Adapting the Gored Skirt from Regency to Edwardian

The basic skirt pattern from around 1800-1900 was very easy to adapt to changing fashion, and with the proliferation of dressmaking books with patterns in the 1860s we have a wealth of information on the basic principles.

Interestingly after this date many dressmaking books did not keep up well with fashion and you can find 1860s pattern blocks in use in both books and extant garments.

The following diagrams show a few variations of the basic principles of a front panel with gored sides, two sets of side gores with a straight and gored edge, and a back panel that is a rectangle.

Regency skirt:

This is quite flared but falls reasonably straight because of the straight leading edge of each side panel.


The Romantic skirt is cut from straight widths of fabric commonly, this persists to the late 1850s.

Crinoline to first bustle

The early crinolines were even in front and back so the skirts could still be cut as straight panels but increasingly needed more care in shaped pleats at the waist returning to a gored skirt pattern.

As the crinolines narrowed at the waist, then moved the shape to the rear the standard gored pattern was able to adapt through shaping the waist to hip of the gores.

Natural form

The very straight skirts of the late 1870s and very early 1880s require straighter gored edges and the front panel can be a tube with darts at the waist to stabilise a flat tablier that could be heavily shirred, or covered in flounces, or even beading. The side gores are still helpful for any small bustle that were present in the lead up and ending of this era. The back train is able to be gathered and tied from waist to lower thigh for the most extreme form- the ties are high enough that the lower legs still have enough fabric to kick forward to walk.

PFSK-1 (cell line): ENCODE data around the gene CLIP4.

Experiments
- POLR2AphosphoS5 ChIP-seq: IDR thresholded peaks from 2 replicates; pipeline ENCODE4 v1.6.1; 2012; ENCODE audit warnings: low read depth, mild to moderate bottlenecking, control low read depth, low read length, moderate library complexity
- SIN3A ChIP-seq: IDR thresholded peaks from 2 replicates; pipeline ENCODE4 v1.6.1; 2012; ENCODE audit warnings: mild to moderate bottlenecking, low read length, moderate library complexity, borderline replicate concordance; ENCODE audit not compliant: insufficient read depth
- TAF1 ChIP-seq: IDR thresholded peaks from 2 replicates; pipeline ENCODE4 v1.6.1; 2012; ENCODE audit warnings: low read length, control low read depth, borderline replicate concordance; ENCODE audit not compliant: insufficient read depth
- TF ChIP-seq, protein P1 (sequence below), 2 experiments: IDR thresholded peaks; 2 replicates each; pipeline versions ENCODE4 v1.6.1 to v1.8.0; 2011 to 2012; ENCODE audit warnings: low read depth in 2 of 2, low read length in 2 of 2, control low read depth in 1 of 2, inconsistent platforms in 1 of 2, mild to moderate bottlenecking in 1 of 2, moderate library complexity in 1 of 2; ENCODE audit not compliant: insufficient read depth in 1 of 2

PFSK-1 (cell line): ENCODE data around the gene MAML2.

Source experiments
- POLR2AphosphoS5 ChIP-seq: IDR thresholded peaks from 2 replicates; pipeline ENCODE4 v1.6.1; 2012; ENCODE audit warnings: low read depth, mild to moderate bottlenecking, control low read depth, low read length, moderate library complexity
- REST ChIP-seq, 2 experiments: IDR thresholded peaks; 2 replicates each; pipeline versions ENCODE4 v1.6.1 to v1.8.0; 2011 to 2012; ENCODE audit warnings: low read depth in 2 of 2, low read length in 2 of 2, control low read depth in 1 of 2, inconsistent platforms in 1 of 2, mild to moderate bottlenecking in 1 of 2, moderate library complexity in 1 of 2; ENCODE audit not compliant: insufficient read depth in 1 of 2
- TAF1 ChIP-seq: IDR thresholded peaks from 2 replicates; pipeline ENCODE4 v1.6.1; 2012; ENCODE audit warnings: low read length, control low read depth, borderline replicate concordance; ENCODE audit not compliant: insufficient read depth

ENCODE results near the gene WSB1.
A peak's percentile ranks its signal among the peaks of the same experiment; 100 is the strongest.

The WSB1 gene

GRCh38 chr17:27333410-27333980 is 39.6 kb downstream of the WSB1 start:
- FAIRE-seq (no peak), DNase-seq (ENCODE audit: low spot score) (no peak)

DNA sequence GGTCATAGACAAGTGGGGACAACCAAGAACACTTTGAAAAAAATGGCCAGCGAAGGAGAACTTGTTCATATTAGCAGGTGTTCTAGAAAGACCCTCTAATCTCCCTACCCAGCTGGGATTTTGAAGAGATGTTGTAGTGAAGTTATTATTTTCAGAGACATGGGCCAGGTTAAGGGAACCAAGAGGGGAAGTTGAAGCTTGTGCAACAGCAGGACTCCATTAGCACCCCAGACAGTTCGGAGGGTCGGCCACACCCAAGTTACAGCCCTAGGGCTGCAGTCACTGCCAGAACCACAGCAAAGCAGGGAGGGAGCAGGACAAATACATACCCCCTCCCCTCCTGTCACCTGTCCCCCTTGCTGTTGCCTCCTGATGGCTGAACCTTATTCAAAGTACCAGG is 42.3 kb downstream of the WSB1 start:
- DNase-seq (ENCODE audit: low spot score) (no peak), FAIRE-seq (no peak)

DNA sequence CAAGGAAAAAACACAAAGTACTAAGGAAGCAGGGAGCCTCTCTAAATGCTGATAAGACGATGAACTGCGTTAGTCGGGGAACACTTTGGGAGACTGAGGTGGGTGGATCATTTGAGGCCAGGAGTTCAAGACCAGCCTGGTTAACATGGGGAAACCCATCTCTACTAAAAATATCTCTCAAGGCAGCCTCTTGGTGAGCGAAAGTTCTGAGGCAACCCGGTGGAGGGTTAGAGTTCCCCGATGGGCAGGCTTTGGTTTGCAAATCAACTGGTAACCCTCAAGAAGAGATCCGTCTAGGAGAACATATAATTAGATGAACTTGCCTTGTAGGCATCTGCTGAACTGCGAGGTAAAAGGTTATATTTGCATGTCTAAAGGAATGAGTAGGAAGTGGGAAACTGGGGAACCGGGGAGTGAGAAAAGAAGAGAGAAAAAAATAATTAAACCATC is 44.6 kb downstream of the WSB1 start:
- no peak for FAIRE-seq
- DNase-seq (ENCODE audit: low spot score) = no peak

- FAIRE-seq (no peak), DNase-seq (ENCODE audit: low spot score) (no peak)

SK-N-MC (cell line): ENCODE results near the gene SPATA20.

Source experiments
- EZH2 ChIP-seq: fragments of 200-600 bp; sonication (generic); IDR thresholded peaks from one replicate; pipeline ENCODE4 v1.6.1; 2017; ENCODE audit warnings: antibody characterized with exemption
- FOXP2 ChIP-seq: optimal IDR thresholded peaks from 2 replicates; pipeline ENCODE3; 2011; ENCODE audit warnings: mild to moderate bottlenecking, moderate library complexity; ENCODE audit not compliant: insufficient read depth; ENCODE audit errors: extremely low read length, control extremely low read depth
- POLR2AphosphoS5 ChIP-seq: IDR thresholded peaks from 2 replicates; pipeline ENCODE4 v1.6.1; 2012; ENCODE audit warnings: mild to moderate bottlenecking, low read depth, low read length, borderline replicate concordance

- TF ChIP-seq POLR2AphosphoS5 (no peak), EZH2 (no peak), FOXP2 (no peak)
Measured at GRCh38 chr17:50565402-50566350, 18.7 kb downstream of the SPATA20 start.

Second Bustle

The second bustle retained the tubular/flat from skirt and the side gores retained but the tops made to fit over the much more horizontal bustle. Other options included a shape yoke to sit over the hips and bustle then the skirt fully kilted (pleated) around the hem of the yoke. They yoke thus had to have a perfectly horizontal hem.


The very flared skirts of the 1890s still used these straight edge side panels, but with a greater flare on the back of these. This cuts away more fabric from the waist so can be trimmed more closely at the the waist to hip and push the excess waist fabric further to the back. Eventually the gored sides became curved, even while retaining a straight front edge. The gores could also all be cut like the front panel which was especially effective with striped fabrics to create a chevron pattern at each seam.